According to Schmitt, resorting to force as a means to resolve foreign conflicts is only an option and it’s not a continuous policy. Schmitt does not differentiate between the threat of foreign and internal enemies on the people and he rather compares these enemies and their ability to undermine state institutions.

Evil Alliance

Sometimes, foreign enemies partner with internal enemies to stir chaos, topple the state and spread terror and brutality. This is specifically happening in our experience in Saudi Arabia as a “brotherly” country and another “regional” one work to create new phenomena to harm Saudis Arabia. A hostile theocratic regime like Iran has been doing so since the 1970’s. This has been happening with the brotherly country Qatar since the 1990’s as it made the historical alliance between it and the Muslim Brotherhood and al-Qaeda.

The alliance with the Brotherhood is well-known. To serve its aims of harming state institutions, it established the Academy of Change and dozens of dailies, magazines, centres and awards to gain the support of young generations and appeal to their sentiment.

During the peak of Saudi Arabia’s battle with al-Qaeda, Abdullah Al-Nafisi appeared with Al-Jazeera’s host Ahmed Mansour several times and defended arrested terrorists and al-Qaeda organization on the basis that it’s an organization that – according to its whims – implements the prophet’s Hadiths regarding expelling polytheists from the Arabian Peninsula.

Fortunately, these episodes from defending Bin Laden and al-Qaeda’s ideology to the ones tackling Saudi Arabia’s war on al-Qaeda are all available on the internet. They were cheerful as they claimed it will be difficult for the state to eliminate terrorism. It was therefore an alliance between two enemies, a foreign sponsor and an internal enemy. This aggression, however, was harshly defeated.

The conflict is now between the state and the militia. Saudi Arabia and moderate countries are protecting and defending the concept of the state amid the suspicious attraction of some parties to terrorist militias. This behaviour has serious consequences. “And you will surely know [the truth of] its information after a time.”

Source: english.alarabiya.net/en/views/news/2017/06/01/The-concept-of-the-state-and-developments-of-the-radical-phenomenon-.html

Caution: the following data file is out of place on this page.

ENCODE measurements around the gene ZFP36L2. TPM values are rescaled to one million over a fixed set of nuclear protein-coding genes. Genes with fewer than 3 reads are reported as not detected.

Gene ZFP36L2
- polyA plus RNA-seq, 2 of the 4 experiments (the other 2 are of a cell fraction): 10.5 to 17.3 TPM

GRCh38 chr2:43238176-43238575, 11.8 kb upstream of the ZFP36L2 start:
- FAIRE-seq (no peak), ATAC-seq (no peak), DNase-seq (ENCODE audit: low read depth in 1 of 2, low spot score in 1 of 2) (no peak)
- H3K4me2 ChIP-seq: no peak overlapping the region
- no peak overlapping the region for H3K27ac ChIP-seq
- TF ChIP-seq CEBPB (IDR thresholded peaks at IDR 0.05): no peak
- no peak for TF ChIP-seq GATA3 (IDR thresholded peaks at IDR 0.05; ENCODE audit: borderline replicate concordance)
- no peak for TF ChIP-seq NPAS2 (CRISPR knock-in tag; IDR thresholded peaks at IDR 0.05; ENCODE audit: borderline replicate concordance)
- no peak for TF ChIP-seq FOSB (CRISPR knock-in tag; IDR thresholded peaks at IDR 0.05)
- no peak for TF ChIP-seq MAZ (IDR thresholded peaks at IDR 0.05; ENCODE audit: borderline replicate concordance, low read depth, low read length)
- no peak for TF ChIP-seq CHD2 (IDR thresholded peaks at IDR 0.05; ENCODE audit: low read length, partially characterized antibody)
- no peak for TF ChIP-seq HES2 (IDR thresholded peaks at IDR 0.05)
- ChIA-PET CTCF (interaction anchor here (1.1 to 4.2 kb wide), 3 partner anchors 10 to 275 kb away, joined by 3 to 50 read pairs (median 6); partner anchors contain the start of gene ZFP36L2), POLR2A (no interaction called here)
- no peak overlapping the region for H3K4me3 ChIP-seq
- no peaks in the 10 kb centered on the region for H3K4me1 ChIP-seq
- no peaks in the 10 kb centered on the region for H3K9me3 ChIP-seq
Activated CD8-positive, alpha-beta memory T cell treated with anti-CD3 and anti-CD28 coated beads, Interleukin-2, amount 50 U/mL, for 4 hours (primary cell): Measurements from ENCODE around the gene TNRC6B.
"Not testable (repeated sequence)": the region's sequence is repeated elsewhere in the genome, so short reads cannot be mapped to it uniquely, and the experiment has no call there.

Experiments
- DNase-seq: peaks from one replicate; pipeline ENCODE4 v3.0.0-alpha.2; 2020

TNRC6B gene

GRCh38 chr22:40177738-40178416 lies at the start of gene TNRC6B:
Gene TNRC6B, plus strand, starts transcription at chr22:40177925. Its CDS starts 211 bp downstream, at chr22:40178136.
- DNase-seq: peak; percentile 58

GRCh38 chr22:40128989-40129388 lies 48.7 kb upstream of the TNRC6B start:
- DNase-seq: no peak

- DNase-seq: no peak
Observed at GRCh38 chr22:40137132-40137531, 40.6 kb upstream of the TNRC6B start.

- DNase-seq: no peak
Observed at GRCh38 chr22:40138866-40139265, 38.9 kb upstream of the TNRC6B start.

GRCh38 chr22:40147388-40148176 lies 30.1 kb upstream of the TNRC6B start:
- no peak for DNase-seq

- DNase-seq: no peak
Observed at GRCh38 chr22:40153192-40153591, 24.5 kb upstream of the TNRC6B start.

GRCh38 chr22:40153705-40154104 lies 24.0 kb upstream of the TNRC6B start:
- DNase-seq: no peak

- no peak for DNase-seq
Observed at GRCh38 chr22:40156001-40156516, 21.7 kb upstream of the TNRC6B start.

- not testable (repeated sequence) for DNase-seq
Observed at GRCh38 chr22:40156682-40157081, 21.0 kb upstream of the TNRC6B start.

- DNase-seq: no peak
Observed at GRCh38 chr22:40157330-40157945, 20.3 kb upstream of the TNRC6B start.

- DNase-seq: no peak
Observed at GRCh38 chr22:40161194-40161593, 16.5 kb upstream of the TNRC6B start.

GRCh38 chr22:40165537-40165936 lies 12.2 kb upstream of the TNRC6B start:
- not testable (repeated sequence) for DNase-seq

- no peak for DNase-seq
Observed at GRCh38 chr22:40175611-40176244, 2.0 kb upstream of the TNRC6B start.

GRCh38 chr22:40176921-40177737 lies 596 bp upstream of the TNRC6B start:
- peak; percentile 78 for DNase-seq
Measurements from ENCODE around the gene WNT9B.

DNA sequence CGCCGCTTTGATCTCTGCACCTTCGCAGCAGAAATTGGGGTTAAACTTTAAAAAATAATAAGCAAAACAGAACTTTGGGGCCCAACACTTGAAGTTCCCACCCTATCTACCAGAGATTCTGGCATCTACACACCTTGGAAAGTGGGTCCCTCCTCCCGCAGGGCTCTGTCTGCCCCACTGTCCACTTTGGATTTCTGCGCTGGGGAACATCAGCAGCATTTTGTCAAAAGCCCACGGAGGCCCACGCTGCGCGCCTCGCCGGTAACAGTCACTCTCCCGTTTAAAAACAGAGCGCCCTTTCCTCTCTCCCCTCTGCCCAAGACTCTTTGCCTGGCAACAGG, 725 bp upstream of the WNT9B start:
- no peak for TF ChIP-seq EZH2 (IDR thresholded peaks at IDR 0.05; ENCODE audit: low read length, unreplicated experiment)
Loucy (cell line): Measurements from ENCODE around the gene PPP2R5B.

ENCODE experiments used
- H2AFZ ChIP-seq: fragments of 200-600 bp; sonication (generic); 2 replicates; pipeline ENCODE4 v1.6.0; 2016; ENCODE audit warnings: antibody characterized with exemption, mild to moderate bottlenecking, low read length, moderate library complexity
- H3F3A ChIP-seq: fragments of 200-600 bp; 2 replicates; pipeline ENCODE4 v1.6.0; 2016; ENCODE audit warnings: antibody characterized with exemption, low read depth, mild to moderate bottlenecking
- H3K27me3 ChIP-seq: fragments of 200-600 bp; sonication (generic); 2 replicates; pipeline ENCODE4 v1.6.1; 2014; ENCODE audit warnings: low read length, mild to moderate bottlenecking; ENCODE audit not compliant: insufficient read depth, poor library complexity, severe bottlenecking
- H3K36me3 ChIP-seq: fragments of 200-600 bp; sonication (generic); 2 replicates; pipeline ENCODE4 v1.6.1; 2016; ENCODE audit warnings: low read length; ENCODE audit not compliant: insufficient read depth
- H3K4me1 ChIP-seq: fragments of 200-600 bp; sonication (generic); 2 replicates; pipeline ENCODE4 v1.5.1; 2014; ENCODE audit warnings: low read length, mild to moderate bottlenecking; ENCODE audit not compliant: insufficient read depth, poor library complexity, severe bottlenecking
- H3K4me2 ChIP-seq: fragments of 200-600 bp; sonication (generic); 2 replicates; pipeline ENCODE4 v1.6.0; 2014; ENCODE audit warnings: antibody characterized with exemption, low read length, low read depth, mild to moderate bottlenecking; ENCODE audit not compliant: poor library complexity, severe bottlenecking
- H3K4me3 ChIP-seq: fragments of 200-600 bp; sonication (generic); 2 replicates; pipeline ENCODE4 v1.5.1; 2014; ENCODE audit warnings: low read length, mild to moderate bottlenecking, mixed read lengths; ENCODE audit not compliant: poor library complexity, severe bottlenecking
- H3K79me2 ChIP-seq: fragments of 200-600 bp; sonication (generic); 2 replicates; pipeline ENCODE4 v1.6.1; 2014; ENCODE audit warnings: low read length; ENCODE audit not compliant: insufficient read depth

How to Overcome Populism?

By Diana Galeeva

1 June 2017

In the last few months we’ve seen a series of events which indicate that populism is widespread in Europe. Populism has deep historical roots in Western society, but it is only recently that we have witnessed such strong support of the phenomenon.

Nigel Farage and Marine Le Pen are well-known politicians, who are associated with the move from unification to the withdrawal from the EU. This article argues that the rising popularity of populism is related to charismatic leadership, and could be defeated by the emergence of new pro-EU politicians who are equally charismatic.

In order to support my argument, this article will, firstly, define and differentiate populism and ‘new’ populism. I will then draw on the historical development of these ideas to demonstrate their attraction as it has increased and decreased over time. Despite Macron’s victory in the recent French elections, we cannot conclude that populism will not resurface in other states or in the future.

In order to overcome it a ‘remedy’ must be identified for use by future generations of politicians, who will learn from the experience of Brexit/Frexit-era politicians. Examination of two contemporary politicians, Mr. Farage and Ms. Le Pen, will demonstrate which tools have been used by populists to attract voters, and finally, the paper will try to suggest a mechanism for how to overcome populism in the European Union.

What Is Populism/New Populism?

It is important to consider the nature of Populism because it is not a new issue for Western politics, this phenomenon has long roots in the Western societies (agrarian radicalism, narodnichestvo, Peronism and the ideas of Social Credit) and the ideas of populists are still alive and supported by people. Scholars have described the differences between populism and new populism, as follows.

Shils (1956) concludes that populism ‘exists wherever there is an ideology of popular resentment against the order imposed on society by a long-established, differentiated ruling class which is believed to have a monopoly of power, property, breeding and culture’ (Shils, 1956: 100-1). Shils believed that populism is about relations between masses and elites. Di Tella (1965, 1997) considers populism a variation of the perception of the state by those who are poor and elites.

Canovan (1981) differentiated agrarian populism and political populism. Previously populism was considered to be the difference between elites and the masses (Shils, 1956), poor and elites (Di Tella, 1965), the mobilization of agrarian population against elites (Canovan, 1981) and political populism – the conflict between intolerant (reactionary, racist) masses against tolerant (progressive, liberal) elites.